Unlike his twin, Gibney is a taciturn gentleman. He has an aversion to the colorful and eccentric clothes of Gaffney, prefering a pale blue wardrobe of a generous cut and comfortable shoes. His slab-like nose remains identical to both Gaffney and Argus. I found him waiting in my office with his usual retinue of hangers-on, a group of about fifteen people in a room the size of a medium sized coffin.

“Dr. Thwack! How rarely I get to see you, we just stopped by to invite you to the Fete.” Unlike Gaffney, Gibney has a low, almost whispery tone, which one could quite nearly mistake for pleasant.

The entourage consisted of the more serious minded of Zanzibar’s younger set, the sorts who were still convinced they had inherited something of their familial genii, the sorts who wear identical garments less as a uniform and more like a badge of competitive sport. Having rarely attended the usual symposiums and parties that I, as the notoriously secretive Dr. Thwack, was obliged to ignore. One of them, a high shouldered fellow in his late 20s, was actively reading the titles of the books on my shelves, and had seized upon an early Leviticus Greeves text, “On Distribution Of Galvanized Sub-Electrical Neurotronics.” Heavy reading that was not only inscrutable to the likes of me but also something I had long suspected of humbuggery anyway. Another follower, a black-haired little man who looked like a shaved marmoset, was staring at me with all the hatred of a thousand starved buzzards, and he handed me an invitation.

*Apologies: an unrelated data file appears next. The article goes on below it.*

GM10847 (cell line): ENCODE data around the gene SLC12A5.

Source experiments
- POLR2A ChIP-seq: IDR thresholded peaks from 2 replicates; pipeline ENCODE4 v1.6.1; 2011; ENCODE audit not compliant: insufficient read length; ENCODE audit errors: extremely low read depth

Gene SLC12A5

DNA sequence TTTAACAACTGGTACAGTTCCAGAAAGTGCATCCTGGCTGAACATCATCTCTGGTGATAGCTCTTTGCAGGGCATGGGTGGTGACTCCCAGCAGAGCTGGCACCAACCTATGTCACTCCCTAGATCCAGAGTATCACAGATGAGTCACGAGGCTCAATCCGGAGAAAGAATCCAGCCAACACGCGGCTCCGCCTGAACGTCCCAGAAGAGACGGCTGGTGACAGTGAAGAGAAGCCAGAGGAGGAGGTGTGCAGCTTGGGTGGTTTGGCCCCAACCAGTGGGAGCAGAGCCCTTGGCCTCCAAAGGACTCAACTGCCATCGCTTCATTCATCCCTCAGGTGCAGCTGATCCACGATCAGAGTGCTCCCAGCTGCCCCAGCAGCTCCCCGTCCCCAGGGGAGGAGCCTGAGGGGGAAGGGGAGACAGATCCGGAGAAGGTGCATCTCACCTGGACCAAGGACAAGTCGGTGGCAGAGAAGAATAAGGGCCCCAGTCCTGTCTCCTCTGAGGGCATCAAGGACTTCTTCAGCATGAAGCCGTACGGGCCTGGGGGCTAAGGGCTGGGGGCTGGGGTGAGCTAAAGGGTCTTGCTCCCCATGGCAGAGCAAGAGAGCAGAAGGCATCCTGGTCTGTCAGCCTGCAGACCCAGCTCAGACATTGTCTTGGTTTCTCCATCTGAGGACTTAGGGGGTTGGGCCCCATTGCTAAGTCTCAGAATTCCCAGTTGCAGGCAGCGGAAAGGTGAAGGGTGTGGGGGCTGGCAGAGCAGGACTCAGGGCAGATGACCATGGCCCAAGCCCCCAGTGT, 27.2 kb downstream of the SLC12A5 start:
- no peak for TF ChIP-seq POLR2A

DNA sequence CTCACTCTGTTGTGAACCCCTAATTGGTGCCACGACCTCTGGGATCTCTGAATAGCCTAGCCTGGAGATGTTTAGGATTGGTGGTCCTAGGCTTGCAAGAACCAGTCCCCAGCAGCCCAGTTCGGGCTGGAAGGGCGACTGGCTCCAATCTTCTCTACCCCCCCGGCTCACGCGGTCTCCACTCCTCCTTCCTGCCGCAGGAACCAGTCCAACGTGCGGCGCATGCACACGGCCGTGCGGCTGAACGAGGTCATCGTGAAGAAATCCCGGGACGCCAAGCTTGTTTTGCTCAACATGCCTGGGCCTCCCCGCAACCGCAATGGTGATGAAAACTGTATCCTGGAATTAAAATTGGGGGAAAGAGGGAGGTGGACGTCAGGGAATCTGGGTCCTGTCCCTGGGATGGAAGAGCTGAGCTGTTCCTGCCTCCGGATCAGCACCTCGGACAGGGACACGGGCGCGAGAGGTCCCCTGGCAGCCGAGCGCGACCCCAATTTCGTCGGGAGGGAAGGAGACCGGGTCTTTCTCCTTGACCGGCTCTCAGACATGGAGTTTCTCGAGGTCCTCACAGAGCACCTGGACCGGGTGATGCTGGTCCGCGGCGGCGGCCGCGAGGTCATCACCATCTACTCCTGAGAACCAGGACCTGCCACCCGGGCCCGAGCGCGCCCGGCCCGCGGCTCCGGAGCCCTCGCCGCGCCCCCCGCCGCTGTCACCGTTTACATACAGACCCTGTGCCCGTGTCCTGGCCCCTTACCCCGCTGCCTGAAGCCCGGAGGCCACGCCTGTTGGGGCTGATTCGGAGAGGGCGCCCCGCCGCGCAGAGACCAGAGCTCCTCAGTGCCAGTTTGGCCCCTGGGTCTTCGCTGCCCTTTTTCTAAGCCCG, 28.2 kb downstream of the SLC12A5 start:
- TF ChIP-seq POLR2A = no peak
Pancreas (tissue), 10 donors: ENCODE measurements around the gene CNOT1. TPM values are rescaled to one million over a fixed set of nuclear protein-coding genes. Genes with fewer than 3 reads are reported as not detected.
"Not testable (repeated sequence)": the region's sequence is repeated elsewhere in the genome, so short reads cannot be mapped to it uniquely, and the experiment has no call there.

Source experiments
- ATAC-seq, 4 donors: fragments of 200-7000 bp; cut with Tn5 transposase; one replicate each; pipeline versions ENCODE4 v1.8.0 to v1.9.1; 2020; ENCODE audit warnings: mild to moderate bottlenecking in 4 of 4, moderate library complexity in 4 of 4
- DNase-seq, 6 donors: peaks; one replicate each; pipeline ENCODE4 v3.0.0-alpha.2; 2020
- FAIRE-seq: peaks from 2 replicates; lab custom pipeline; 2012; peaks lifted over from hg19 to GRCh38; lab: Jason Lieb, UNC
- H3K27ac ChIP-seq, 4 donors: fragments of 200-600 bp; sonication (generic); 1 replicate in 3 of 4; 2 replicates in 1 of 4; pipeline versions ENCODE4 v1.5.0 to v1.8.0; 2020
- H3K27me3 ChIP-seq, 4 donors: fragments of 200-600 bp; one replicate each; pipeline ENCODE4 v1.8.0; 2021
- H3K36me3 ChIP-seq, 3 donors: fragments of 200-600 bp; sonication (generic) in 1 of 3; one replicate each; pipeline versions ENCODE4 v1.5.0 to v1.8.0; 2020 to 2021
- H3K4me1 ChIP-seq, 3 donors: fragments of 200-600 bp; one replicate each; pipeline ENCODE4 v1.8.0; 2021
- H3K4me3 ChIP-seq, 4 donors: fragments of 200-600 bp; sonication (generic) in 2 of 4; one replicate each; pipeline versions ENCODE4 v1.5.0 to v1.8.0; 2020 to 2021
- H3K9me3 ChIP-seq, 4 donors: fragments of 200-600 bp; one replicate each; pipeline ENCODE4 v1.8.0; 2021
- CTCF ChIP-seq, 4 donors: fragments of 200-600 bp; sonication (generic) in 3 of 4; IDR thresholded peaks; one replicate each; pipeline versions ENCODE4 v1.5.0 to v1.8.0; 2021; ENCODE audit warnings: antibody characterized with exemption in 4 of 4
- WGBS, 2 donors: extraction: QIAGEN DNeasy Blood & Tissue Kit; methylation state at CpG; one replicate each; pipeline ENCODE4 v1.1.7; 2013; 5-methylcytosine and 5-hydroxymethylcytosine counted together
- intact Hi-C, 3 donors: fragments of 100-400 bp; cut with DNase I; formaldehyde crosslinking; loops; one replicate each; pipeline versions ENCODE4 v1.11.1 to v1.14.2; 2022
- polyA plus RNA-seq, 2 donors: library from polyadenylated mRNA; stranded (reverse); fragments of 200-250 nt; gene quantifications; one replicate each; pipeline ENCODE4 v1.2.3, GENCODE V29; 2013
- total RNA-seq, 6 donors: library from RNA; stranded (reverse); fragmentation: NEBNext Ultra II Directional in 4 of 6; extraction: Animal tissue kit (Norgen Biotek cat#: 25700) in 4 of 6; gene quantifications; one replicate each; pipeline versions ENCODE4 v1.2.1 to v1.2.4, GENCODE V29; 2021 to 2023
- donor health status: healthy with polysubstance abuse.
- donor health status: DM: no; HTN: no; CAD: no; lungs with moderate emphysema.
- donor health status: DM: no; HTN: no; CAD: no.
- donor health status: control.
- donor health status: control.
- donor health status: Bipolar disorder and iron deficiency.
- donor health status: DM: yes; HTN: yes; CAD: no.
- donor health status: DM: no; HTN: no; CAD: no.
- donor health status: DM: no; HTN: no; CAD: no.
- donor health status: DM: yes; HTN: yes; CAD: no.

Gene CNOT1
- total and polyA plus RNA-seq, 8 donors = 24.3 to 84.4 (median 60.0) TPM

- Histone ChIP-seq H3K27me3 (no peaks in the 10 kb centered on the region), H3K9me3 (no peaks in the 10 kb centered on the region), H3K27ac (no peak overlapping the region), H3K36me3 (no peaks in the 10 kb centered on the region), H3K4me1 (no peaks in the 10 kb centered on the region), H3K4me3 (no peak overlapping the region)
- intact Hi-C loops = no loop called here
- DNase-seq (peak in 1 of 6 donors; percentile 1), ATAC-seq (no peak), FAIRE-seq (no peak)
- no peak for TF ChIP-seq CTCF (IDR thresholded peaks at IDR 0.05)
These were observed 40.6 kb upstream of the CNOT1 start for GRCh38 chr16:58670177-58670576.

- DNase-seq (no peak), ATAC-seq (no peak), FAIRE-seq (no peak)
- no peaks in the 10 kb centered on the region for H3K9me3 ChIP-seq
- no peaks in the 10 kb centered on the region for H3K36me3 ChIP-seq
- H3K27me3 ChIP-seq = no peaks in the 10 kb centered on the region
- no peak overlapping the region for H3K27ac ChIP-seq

“I can’t say I knew you were holding one,” I said to Gibney. “To celebrate the giant?”

“Of course. I’d like you front and center, Thwack. Front and center.”

“New glasses?”

“Oh! I’m surprised you noticed. I had them specially made, I’ve been wearing them for, oh, what has it been? A year now?” Gibney’s round spectacles were tinted the same light blue as his suit, reflecting the light in a most deliberately effusive manner.

“At least a year,” said the high shouldered reader.

Gibney clapped his hand and rose, motioning the reader into a hand shake, introducing him. “Dr. Thwack, this is Ediphious Higgenbotham, you do remember the Higgenbothams? He’s joined us from the Carnies, one of my favorite bootstrap sorts.”